The electromyographic reaction time data responses to various rhythm shifts are discussed in Section 2 of this chapter. The following four experimental designs were introduced: (1) subliminal rhythm shift with shortened interval, (2) subliminal rhythm shift with lengthened interval, (3) subliminal rhythm shift with random interval, and (4) differences in the rate of rhythm shift. We found that the periodic rhythmic stimulation is predicted to comprise some time duration. Furthermore, the reactive movements can be performed without delay under conditions with an interstimulus‐onset interval shift of 7% of 1500 ms. When the physical therapist facilitates rhythmical reactive periodic movement using an external event such as a handclap, it will be desirable to keep the rhythm shift within 7% of the interstimulus‐onset interval. The variabilities of the intertap interval in the continuation paradigm of sensorimotor synchronization are discussed in Section 3. The participants performed self‐paced, synchronization‐continuation, and syncopation‐continuation tapping tasks. We found that the accuracy of the periodic movement with an interstimulus‐onset interval of 1000 ms can be improved by using auditory pacing. However, the consistency of periodic movement is mainly dependent on innate skill; thus, improvement in consistency from pacing alone is unlikely.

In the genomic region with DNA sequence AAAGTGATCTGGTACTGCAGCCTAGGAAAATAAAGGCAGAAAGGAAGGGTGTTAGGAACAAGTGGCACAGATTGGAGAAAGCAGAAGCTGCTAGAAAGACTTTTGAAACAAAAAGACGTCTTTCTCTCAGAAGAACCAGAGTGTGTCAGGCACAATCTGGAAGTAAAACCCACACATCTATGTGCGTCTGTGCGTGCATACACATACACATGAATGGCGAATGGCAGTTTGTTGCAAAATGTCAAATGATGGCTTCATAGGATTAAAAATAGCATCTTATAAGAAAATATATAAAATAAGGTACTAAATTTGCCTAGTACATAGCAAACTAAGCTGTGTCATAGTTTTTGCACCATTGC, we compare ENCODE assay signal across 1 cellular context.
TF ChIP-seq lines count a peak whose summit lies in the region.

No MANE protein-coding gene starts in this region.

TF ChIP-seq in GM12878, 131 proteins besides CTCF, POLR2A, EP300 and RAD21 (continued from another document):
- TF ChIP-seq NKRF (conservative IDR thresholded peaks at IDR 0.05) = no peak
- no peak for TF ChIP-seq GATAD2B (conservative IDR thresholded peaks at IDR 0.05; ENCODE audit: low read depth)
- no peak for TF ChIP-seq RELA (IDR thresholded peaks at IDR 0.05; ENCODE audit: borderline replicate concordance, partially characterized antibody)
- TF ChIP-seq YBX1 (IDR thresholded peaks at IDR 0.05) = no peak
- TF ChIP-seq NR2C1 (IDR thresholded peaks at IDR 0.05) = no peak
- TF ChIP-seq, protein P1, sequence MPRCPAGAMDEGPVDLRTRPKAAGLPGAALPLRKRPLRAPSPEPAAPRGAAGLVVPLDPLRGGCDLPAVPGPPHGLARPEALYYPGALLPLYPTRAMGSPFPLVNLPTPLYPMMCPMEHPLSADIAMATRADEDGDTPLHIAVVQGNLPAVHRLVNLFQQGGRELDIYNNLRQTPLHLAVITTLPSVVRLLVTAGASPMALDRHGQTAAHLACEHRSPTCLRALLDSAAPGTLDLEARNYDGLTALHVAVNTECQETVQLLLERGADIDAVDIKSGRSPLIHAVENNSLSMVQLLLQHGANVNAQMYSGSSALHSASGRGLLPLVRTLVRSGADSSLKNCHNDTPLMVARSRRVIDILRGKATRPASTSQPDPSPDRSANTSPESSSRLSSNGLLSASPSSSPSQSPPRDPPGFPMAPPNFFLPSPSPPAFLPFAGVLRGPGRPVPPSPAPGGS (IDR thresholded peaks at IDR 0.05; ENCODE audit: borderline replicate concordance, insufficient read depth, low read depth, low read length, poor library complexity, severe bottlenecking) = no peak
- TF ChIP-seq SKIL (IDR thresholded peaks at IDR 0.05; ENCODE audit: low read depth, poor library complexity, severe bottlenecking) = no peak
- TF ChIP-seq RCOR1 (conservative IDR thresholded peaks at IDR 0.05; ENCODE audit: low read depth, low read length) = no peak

Part of the book: Clinical Physical Therapy
In physical therapy, it is important to understand the influence of the contraction of a particular muscle on other muscles. The mechanism of the facilitation effect of muscle contraction in healthy subjects has been analyzed in previous studies. These studies indicated that muscle contraction with voluntary movement enhances the excitability of spinal motor neurons and motor areas in the cerebral cortex that are not directly associated with the contracting muscle. Furthermore, it has been reported that the facilitation effects on remote muscles not related to movement are affected by the elapsed time since the start of the movement, the strength of muscle contraction, the number of muscle spindles, and the difficulty of the movement. In addition, the facilitation effects of difficult voluntary movements of the unilateral upper limbs on spinal motor neurons in the contralateral upper limb decrease with motor learning. We expect that these findings will be useful not only for physical therapy evaluation but also for patient treatment.
Part of the book: Neurological Physical Therapy